Title: Grown Men Don't Need Taking Care Of
Fandom: Red Dragon
Characters/Pairing: Will Graham, Jack Crawford, maybe Will/Francis (Dolarhyde) if you really look for it
Rating: PG-13
Word Count: 1168
Disclaimer: I do not own Red Dragon, for I am not the greatness that is Thomas Harris.
Author's Note: This version is unbeta'd. Written for the Fanfiction Critique Group (FCG) challenge. (check it out: http://fanfictioncritiquegroup .freeforums. org)

Summary: Now he was a lazy drunk in Florida; unmarried and full of self-pity. He wasn't sure it was love he felt for Francis, but it was something. Nothing at all like what he felt for Molly, his ex-wife, he knew for certain. Understanding, maybe. He had taken so long to get inside his head, Will didn't want it to end this quickly, not when he just got inside of the Dragon's head.

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Go away, come back, go away, come back; his thoughts were like a pendulum, swinging back and forth between sides. The ceiling was dark, shadows from passing cars playing across it. He disliked it. The shadows gave him hope - or was it dread? He couldn't tell anymore, everything felt the same to him now - that maybe he was coming back, that maybe Jack had lied, that maybe the Dragon survived. That maybe he was coming to finish what he started.

Will Graham didn't know when he first began to feel something for Francis Dolarhyde. All he knew was that when he was in the hospital and heard that the serial killer was dead, something in him clenched up.

Now he was a lazy drunk in Florida; unmarried and full of self-pity. He wasn't sure it was love he felt for Francis, but it was something. Nothing at all like what he felt for Molly, his ex-wife, he knew for certain. Understanding, maybe. He had taken so long to get inside his head, Will didn't want it to end this quickly, not when he just got inside of the Dragon's head.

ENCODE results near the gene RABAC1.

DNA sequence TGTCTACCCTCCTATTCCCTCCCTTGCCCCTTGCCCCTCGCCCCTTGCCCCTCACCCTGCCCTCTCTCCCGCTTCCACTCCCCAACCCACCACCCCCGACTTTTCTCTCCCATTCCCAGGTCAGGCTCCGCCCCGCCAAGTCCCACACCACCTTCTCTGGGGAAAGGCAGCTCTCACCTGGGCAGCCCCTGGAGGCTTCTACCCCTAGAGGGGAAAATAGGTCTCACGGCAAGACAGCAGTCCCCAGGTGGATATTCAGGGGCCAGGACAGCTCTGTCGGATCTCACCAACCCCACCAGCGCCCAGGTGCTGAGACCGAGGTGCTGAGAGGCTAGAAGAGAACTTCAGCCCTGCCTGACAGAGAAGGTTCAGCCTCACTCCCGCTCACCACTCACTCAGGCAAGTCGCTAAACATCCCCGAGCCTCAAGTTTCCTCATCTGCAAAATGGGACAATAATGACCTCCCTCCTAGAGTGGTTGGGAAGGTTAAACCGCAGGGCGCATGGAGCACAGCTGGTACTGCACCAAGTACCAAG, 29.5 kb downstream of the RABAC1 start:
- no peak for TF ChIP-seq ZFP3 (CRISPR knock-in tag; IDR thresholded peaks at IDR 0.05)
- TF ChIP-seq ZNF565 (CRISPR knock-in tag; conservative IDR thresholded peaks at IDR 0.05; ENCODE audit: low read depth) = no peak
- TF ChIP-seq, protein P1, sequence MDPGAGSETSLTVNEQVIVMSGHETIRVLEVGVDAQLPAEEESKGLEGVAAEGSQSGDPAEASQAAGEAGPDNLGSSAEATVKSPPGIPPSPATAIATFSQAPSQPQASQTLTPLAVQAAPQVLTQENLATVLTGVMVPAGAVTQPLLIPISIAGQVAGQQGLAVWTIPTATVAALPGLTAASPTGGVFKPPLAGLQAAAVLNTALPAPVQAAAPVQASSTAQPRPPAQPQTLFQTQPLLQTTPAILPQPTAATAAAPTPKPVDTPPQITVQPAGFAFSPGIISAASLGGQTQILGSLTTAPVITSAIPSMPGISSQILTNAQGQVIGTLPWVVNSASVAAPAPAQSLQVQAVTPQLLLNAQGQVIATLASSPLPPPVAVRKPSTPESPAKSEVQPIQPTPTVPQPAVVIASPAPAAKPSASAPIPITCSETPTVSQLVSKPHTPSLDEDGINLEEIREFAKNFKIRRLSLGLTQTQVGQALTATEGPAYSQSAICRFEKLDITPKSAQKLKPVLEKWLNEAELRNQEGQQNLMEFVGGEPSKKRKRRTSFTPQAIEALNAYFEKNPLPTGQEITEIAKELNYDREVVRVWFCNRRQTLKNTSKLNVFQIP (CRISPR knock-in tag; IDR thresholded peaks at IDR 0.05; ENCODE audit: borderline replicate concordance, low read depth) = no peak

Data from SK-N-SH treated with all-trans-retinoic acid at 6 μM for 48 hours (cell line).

Jack would come by in the morning. Will turned his head to face his alarm clock. It was four in the morning and he wasn't tired. He had two beer bottles in his hands, both half-empty. He had decided to drink his troubles and fears away since Molly broke up with him. Will couldn't blame her - after Francis sliced up his face, his face looked like it had gone through a meat-grinder.

But he couldn't kill himself. He didn't know why… no, he did, but he still had some pride left. He wouldn't admit it to anybody, not even himself. He was a coward - always had been, always will be.

He was sprawled out in a chair, his hair covering the scars on his face. Even he didn't want to see his face. He was like Two-Face; one side was somewhat good-looking, and the other was completely destroyed.

He was in between being awake and asleep when he heard pounding on the door. To his surprise, he easily got up - the beer bottles still clutched in his hands - and went to the door. He set the bottles on the ground before opening the door.

"Will," Jack said. Will moved out of the way - stumbling slightly in the process - and let him in. His house was a complete mess, but he never had the urge to clean it.

Books and assorted papers were everywhere, on the floor, on the coffee table, on the couch, on the television. There weren't as many beer bottles as one might suspect, but there were still too many to be hanging around. They were all empty, except for the two half-empty ones by the door. Files were also scattered around the living room, files that he shouldn't have had access to.

"You're a wreck," Jack said, standing beside the couch. He didn't want to sit down. Will nodded.